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In 1987, the 50th anniversary of the flood, I was in my fifth year as director of the public library. During those first five years I had heard many of our patrons refer to the flood, had seen the plaque in the court house, had learned that many of the old copies of The News-Democrat had been destroyed as water rose into the newspaper offices, and had begun to gather photographs and articles about that very significant period in Carroll County’s history.
So in January of 1987 the library invited everyone to come to the meeting room on a Saturday afternoon to share stories. Articles in The News-Democrat and Madison Courier brought more than 60 folks together, standing room only, for two hours or more of tales of unforgettable experiences. Unfortunately, I was not farsighted enough to pay someone to film the speakers that afternoon; we were not quite as sophisticated with our phones or cameras back then.
I do, however, remember several of the speakers and their stories from that day and will, as accurately as I can, tell them here. Very few of those who were with us that afternoon are with us still and I hope I do justice to their memories.
Elmer Dunn, father of Jerry Dunn, told of having a store out on Locust. As the waters from the Kentucky rose nearer and nearer, he feared losing the building and its contents. With help, he wrapped logging chains around the building and then fastened the chains to trees on the hillside. As the water rose ever higher, the store lifted off its foundation but held in place, settling back on the foundation as the waters receded. I haven’t been down that road in a few years, but Cookie Yocum later owned the store I believe and it was certainly still there the last time I was out that way.
Evacuations in Carroll County began on Tuesday, Jan. 19. But on Saturday, Jan. 23, Bess Bolton was still giving permanents in the Powder Puff Beauty Salon on a second floor of one of the shops on Main Street across from the courthouse. She made us all laugh as she spoke of her customer and herself climbing out the window to get in a boat “to be rescued.”
Bob Shelton was born during the ’37 Flood and told us of how he was always told that the doctor arrived at his mother’s bedside by traveling up Fifth Street and climbing in through the second story window. (I guess everyone was pretty agile then.)
Others told of the difficulty of having to leave their homes. A number of folks lived on flat bottom boats, called shanty boats near what is now Point Park. One of the more colorful characters was reported to have said, “When the river comes up and we have to leave, we’re called ‘river rats.’ When the folks on Highland have to evacuate, they’re refugees.”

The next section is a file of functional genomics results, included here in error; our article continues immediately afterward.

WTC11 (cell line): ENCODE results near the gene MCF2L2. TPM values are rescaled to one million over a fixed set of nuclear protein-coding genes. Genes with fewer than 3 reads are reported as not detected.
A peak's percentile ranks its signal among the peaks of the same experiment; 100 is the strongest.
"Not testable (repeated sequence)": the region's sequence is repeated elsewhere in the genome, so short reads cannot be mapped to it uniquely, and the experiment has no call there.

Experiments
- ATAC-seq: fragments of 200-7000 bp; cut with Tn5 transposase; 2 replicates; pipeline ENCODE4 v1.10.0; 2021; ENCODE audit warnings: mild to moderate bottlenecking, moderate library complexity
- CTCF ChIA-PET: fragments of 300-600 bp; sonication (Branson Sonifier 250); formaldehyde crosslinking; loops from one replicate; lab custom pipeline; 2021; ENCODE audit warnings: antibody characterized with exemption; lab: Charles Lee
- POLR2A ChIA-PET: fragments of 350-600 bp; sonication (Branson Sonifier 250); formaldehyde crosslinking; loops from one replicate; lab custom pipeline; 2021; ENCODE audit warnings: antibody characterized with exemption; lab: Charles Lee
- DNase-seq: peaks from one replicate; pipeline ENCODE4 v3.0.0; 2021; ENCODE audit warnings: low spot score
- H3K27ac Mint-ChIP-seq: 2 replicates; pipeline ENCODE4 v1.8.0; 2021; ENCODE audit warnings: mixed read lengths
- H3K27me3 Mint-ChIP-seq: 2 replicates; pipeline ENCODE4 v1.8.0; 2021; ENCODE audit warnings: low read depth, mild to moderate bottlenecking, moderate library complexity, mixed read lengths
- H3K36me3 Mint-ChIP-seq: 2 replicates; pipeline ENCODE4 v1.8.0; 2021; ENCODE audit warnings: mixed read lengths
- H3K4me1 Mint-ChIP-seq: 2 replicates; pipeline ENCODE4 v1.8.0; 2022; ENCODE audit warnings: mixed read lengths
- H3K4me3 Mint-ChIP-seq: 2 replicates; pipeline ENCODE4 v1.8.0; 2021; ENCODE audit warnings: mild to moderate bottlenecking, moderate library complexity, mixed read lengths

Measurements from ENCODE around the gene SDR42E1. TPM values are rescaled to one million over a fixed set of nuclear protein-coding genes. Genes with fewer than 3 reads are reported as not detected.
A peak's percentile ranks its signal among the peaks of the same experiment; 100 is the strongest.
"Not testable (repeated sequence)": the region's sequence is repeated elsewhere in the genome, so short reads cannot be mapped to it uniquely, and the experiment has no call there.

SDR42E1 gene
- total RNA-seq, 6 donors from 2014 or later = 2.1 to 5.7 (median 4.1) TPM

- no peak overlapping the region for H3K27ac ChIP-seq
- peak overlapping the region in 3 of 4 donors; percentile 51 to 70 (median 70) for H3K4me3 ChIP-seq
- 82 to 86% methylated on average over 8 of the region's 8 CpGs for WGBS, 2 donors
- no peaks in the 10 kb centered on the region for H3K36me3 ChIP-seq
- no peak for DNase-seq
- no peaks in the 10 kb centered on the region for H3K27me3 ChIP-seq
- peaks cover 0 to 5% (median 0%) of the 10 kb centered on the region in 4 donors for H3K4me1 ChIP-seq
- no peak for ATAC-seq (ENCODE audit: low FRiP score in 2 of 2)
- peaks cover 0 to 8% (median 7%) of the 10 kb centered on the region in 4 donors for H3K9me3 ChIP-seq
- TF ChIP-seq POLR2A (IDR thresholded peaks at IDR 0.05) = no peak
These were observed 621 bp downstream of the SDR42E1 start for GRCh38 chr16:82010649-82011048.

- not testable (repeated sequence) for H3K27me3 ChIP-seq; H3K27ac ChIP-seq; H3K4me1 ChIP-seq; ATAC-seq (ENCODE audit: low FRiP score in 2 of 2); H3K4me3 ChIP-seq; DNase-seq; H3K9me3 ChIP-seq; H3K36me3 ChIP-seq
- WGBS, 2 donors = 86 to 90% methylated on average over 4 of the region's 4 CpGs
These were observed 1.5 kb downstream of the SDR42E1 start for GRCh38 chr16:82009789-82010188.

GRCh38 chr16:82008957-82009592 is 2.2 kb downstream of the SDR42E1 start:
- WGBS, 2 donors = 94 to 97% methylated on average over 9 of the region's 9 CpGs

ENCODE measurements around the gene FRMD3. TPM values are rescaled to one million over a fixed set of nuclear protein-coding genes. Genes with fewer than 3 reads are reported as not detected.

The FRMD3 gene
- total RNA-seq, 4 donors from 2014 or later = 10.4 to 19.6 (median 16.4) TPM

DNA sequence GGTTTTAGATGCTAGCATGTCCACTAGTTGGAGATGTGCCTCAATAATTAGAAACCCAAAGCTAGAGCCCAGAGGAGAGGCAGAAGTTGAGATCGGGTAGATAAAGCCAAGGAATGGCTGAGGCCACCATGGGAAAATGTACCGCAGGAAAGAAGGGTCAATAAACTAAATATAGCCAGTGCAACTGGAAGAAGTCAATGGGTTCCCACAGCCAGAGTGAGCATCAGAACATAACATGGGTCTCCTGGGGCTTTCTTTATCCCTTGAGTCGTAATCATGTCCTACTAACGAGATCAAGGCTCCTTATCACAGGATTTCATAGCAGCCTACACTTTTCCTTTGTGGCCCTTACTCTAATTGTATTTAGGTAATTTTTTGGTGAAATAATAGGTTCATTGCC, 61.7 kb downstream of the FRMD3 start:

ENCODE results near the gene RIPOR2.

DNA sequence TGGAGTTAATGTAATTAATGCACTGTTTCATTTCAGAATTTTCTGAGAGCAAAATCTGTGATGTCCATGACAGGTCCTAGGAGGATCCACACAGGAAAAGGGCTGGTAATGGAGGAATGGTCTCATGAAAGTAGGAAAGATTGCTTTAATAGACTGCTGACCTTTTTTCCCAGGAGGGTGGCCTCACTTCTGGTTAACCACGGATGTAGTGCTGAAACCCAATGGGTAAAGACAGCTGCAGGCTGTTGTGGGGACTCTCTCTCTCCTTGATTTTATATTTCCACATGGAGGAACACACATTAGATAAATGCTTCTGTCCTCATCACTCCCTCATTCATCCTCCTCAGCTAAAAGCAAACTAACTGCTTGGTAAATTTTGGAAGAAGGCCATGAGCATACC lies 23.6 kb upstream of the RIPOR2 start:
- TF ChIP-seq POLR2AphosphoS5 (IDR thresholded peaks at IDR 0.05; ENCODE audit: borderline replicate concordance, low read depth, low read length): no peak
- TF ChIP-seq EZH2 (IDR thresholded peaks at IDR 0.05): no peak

And refugees there wereaplenty. According to the reporting in the weeks after the flood (News-Democrat), within the first 48 hours of the river beginning to rise, one half the population of Carrollton was homeless. “Three-hundred-twenty-five had no place to lodge; five-hundred-twenty-five had no means of subsistence.”
After more than 10 days of steadily rising waters, Black Sunday, Jan. 24, was the worst day as the rumor that the Dix River Dam had failed and waters were rushing downriver toward Carrollton. Though folks experienced panic, most of the lower lying areas had already been evacuated and the rumor turned out to be false.
Before it began to recede, the Ohio had risen 79.9 feet above flood level and the town was almost completely cut off. But in a contemporary article in the local paper, written by Henry Berg Schuerman, Red Cross coordinator for the county, in language we are not accustomed to reading today, wrote that the community had rallied to help everyone through the crisis. “Tho (sic) the cataclysm descended with the rapidity of a falcon and the havoc of a scourge, the emergency was coped with an effective cooperation and a heroic determination by the people of Carrollton which solved that emergency without loss of life, without one person being deprived of food and lodging and without an epidemic of sickness usually consequent upon flood conditions. Verily a record descriptive of the heroic stature of the people of our city.”
Within the Local History Room at the public library is a small collection of framed pictures taken in Carrollton during the days of the flood. The Driscoll family gave a wonderful scrapbook to the library that has pages of flood news clippings and photographs (and a wealth of information about General Butler State Resort Park). A couple of years back, Michael Hersey’s Junior Historical Society at the middle school gathered oral histories from several residents of Carroll County who had vivid memories of the flood. These wonderful CDs are available for checkout and are even annotated so that you can see what topics are covered on each.
I hope this collection will be a reminder to everyone of how important it might be to share old documents, scrapbooks, pictures, etc. with the library for future generations. While they will be preserved in their current form, the staff can also have them put on microfilm or digitalized. Local history is ongoing.
Jarrett Boyd is the retired director of Carroll County Public Library.